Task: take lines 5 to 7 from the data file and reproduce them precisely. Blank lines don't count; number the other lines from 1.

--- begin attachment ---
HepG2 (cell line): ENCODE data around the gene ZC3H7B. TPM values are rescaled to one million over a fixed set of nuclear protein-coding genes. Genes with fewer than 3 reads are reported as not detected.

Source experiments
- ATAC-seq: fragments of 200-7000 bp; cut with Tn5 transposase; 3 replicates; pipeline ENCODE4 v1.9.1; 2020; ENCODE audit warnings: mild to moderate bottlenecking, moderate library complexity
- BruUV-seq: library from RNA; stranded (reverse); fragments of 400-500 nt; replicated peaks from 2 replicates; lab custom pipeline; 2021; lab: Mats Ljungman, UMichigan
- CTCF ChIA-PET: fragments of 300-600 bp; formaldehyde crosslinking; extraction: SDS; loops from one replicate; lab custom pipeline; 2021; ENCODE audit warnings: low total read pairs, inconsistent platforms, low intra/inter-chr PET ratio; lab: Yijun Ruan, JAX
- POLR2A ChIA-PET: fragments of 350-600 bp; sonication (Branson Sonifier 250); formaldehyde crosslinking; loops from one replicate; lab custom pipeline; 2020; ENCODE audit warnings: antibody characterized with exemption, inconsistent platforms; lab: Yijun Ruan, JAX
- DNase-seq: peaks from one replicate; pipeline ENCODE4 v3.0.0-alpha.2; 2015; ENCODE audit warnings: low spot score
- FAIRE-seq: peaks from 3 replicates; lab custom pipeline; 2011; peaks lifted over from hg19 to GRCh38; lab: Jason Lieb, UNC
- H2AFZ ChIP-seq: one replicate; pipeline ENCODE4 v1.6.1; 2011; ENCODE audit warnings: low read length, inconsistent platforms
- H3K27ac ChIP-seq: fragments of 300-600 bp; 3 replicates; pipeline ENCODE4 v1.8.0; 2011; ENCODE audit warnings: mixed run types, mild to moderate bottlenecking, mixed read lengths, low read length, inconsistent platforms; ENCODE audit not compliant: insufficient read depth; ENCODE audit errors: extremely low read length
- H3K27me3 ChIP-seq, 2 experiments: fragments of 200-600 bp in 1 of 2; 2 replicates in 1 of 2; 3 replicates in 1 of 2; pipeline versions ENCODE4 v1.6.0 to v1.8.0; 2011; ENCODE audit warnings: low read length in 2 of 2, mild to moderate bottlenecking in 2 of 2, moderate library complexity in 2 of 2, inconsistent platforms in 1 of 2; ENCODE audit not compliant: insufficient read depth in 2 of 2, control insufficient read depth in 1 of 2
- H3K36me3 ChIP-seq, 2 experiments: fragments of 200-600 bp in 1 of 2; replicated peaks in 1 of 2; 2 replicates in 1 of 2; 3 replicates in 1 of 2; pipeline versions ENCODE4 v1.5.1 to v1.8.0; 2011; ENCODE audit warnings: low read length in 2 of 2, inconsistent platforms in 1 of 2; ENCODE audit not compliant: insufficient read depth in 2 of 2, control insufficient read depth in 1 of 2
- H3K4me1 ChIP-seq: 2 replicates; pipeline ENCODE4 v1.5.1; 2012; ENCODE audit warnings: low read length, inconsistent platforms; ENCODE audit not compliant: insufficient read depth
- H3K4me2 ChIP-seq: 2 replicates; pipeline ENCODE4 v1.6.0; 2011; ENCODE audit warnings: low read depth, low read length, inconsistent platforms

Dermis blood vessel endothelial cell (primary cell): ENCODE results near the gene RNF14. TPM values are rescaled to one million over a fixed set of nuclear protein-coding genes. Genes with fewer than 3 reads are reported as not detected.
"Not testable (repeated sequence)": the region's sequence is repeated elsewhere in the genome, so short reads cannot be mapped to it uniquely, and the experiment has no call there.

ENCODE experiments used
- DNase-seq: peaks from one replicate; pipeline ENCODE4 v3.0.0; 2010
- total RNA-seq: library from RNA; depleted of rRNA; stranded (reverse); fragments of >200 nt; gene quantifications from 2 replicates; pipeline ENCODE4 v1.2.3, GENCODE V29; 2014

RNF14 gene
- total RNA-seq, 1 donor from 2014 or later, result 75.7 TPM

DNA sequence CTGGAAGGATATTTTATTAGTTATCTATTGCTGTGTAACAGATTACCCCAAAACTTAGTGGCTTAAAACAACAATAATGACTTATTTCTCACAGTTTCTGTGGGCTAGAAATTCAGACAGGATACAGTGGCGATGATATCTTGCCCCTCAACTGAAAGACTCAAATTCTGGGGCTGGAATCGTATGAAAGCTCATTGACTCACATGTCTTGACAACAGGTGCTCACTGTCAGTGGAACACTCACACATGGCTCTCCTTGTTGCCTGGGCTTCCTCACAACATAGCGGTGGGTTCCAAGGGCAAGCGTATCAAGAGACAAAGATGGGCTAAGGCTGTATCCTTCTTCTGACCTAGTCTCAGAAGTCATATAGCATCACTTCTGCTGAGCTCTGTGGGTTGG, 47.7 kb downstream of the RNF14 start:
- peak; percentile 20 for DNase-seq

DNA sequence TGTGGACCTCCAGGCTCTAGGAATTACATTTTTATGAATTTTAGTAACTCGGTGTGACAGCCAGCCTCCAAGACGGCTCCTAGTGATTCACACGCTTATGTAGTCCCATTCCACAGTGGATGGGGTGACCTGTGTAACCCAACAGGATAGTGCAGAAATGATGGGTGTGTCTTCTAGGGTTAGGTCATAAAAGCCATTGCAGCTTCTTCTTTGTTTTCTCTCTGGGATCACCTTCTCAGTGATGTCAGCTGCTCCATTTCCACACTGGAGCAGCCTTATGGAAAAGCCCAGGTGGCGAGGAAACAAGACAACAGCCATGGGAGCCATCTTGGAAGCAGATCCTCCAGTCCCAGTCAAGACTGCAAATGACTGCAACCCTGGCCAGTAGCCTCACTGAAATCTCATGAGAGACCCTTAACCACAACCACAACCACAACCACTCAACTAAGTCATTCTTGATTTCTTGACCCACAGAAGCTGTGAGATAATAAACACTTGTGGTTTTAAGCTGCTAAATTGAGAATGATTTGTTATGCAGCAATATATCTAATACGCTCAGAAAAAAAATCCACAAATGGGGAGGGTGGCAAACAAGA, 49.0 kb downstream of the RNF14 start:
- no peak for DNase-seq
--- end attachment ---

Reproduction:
- CTCF ChIA-PET: fragments of 300-600 bp; formaldehyde crosslinking; extraction: SDS; loops from one replicate; lab custom pipeline; 2021; ENCODE audit warnings: low total read pairs, inconsistent platforms, low intra/inter-chr PET ratio; lab: Yijun Ruan, JAX
- POLR2A ChIA-PET: fragments of 350-600 bp; sonication (Branson Sonifier 250); formaldehyde crosslinking; loops from one replicate; lab custom pipeline; 2020; ENCODE audit warnings: antibody characterized with exemption, inconsistent platforms; lab: Yijun Ruan, JAX
- DNase-seq: peaks from one replicate; pipeline ENCODE4 v3.0.0-alpha.2; 2015; ENCODE audit warnings: low spot score